If we want to create something new in our lives – a new career, a new relationship, a new firm, whatever – then we can’t be reasonable about it. That’s a tough idea to swallow for people who make their living being eminently reasonable.

We can agree that George Bernard Shaw was a reasonable man, right? But listen to what he said about this:

The reasonable man adapts himself to the world; the unreasonable one persists in trying to adapt the world to himself. Therefore, all progress depends on the unreasonable man.

From Maxims for Revolutionaries.

“All progress depends on the unreasonable man.” Why? Because reason can only look backward. It makes sense of what is and what has been. The trouble is, new, by definition, is what hasn’t yet been. Therefore reason doesn’t know about it, doesn’t understand it, can’t trust it.

Reason is all about precedent. It can only project and extrapolate. It looks at where we are now and how we got here, then projects its conclusions into the future, reverse engineering what happened in the past so we can do more of it in the future.

We call people who think like that realists – reasonable people – and credit them with being more in touch with reality than daydreamers and visionaries. We trust them not to lead us astray.

But what if we want to be and do something we haven’t yet been and done? What if we’re inspired to do something new?

Inspiration isn’t at all reasonable. It wants idealists, not realists. It wants people who are consumed with an idea about what could be, not what is. People like that don’t give a rip about reverse engineering. Instead, they buy what Einstein said about imagination being more powerful than knowledge. They’re willing to push boundaries, believe what’s considered irrational, illogical, impossible, even irreverent and heretical.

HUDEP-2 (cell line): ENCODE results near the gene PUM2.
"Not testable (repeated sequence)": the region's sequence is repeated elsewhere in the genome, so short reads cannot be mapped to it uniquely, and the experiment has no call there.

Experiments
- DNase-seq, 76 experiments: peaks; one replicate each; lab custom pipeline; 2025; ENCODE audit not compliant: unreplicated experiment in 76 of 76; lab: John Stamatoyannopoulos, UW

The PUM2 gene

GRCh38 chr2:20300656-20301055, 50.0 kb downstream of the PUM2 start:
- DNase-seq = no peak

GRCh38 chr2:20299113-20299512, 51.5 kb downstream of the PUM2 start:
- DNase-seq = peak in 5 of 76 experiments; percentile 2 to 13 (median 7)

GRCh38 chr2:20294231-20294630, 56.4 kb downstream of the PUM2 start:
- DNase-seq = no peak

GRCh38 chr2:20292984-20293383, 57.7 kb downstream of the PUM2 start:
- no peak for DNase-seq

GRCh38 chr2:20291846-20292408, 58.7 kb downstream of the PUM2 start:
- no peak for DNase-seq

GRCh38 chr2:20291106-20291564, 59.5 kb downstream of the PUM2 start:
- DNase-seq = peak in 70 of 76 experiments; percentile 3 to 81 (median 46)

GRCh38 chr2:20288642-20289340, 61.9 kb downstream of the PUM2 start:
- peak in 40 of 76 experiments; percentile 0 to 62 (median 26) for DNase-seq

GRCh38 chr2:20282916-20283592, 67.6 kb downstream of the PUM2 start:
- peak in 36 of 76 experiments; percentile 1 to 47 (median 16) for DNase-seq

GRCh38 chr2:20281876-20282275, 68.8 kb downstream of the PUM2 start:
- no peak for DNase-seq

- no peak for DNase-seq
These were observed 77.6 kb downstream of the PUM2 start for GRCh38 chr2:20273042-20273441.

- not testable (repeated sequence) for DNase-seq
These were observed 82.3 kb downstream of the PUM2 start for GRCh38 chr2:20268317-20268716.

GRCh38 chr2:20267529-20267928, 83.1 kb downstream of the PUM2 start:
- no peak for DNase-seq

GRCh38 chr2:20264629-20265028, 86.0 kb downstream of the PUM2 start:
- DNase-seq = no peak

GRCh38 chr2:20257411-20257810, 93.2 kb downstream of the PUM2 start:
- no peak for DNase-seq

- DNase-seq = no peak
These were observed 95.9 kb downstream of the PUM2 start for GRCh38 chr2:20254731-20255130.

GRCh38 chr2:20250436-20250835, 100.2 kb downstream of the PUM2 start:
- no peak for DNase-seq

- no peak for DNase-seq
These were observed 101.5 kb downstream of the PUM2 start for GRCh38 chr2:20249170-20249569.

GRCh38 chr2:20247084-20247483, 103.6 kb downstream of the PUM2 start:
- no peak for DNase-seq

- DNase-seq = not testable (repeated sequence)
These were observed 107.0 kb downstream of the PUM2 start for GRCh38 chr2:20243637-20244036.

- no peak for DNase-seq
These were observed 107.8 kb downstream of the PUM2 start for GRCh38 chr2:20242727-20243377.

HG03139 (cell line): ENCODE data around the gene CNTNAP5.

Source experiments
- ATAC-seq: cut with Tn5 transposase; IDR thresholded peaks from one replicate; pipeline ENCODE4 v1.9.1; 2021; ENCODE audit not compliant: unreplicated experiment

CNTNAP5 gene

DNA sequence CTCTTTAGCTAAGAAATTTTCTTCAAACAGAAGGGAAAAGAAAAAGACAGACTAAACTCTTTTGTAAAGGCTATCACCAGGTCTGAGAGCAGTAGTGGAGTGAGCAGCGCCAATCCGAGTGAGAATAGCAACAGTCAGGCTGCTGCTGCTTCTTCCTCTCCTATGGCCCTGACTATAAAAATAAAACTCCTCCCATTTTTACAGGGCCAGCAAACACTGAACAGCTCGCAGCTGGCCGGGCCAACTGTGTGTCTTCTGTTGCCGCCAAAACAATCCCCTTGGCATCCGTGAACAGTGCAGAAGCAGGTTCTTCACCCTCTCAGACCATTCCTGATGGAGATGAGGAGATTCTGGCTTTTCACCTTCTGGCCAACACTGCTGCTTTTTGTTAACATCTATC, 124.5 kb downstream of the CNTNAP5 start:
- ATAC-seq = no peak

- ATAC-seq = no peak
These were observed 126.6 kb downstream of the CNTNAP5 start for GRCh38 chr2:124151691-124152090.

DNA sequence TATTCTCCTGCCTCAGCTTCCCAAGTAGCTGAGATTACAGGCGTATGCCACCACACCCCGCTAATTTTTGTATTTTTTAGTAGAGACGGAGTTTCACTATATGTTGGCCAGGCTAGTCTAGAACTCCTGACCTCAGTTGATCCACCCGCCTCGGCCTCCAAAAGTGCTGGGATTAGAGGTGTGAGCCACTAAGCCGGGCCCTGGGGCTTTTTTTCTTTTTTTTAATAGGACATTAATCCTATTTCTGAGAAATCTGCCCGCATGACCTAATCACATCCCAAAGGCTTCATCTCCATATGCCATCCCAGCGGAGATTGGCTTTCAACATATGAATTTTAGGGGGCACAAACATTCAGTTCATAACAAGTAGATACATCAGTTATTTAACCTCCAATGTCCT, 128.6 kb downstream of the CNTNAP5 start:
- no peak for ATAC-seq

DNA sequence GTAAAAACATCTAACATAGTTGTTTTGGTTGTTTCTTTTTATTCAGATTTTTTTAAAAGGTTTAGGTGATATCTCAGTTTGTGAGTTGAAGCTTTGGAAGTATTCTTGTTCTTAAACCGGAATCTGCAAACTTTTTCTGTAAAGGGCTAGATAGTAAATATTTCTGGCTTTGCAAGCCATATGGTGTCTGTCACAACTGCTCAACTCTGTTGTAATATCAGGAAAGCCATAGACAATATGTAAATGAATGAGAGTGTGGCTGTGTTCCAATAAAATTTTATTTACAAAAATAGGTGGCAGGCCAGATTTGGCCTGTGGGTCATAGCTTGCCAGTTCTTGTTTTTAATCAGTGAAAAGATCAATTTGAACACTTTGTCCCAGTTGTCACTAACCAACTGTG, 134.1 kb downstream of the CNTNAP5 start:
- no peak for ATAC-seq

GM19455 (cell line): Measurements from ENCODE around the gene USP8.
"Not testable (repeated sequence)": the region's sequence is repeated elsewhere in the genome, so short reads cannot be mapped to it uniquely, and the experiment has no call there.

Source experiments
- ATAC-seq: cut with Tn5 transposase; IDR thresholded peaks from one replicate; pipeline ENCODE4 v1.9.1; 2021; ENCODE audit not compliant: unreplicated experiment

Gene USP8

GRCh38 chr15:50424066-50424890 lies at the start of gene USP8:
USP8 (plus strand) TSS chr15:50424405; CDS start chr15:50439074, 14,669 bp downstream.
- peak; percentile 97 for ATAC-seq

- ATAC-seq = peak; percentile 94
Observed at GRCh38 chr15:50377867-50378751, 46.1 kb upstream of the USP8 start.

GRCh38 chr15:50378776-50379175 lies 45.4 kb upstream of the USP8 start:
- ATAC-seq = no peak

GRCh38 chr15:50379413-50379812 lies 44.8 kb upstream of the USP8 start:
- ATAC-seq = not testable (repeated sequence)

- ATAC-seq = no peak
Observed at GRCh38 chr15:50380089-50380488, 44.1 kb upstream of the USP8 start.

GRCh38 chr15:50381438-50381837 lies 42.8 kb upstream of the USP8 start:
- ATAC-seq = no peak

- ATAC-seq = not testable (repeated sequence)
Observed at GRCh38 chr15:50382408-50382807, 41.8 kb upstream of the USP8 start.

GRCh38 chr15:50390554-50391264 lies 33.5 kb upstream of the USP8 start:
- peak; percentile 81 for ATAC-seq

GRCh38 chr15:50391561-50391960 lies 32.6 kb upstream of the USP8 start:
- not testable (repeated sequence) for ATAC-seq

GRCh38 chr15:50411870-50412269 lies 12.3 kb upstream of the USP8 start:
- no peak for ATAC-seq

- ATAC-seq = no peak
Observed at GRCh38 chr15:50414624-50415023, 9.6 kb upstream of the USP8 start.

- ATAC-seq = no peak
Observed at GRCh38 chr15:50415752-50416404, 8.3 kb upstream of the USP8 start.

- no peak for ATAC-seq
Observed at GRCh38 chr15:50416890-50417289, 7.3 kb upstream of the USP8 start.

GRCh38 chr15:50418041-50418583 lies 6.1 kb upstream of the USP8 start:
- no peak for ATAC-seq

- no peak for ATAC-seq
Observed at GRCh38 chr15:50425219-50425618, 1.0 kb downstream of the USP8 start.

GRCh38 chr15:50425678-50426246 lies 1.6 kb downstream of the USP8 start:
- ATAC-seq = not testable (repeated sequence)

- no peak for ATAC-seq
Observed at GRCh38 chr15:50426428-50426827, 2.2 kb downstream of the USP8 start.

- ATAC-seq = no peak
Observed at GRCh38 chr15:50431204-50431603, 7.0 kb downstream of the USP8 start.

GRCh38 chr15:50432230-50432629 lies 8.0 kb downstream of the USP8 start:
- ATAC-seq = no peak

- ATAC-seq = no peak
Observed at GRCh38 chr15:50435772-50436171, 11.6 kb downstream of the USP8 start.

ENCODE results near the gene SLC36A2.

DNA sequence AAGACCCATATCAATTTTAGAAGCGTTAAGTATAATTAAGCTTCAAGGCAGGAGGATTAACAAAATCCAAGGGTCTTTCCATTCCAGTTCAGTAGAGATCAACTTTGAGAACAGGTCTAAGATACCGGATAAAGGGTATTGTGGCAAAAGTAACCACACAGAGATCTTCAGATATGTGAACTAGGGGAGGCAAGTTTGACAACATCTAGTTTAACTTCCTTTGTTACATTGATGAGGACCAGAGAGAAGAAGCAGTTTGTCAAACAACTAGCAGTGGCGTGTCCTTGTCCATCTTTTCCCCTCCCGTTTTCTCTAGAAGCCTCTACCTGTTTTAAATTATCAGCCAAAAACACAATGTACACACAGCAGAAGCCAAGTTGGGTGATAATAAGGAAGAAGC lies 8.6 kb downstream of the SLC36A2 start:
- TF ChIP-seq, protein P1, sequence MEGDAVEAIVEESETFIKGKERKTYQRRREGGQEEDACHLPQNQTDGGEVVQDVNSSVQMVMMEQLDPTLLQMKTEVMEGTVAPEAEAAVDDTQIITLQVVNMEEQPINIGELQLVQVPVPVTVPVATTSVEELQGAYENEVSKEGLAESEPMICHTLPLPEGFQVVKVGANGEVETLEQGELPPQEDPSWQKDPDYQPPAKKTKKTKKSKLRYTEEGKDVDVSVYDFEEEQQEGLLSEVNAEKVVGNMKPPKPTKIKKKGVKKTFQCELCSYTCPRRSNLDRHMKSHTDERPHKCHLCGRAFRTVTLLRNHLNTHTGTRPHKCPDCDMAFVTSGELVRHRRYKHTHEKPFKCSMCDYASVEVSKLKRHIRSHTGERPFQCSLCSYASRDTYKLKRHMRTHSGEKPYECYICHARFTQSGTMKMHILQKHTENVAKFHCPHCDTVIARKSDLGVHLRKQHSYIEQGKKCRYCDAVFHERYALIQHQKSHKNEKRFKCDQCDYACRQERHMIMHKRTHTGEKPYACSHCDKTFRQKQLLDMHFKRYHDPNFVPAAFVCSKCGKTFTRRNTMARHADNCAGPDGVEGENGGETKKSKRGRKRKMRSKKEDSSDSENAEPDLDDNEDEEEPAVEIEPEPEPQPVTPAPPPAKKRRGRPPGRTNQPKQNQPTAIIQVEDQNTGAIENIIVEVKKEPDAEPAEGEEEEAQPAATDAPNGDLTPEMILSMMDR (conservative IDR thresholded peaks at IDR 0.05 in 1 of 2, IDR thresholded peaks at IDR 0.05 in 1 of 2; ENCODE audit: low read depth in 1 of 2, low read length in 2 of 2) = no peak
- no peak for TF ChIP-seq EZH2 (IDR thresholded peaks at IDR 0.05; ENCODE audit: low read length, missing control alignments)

Inspiration wants response, not reason. It hooks our hearts, then reels us in. Want change? First get hooked by an inspired idea. Then get unreasonable.

Kevin Rhodes left a successful 20+ years career in private practice to pursue a creative dream. He has led two workshops for the CBA’s Job Search and Career Transitions Support Group. His next one, scheduled for January 2012, is called Work With Passion: Find Your Fire and Fuel It!

Tenth Circuit: Damage to Property from Poor Workmanship May Qualify As ‘Occurence’ and Liability Coverage Should Apply under Colorado Law

The Tenth Circuit Court of Appeals issued its opinion in Greystone Construction, Inc. v. Nat’l Fire and Marine Ins. Co. on Tuesday, November 1, 2011.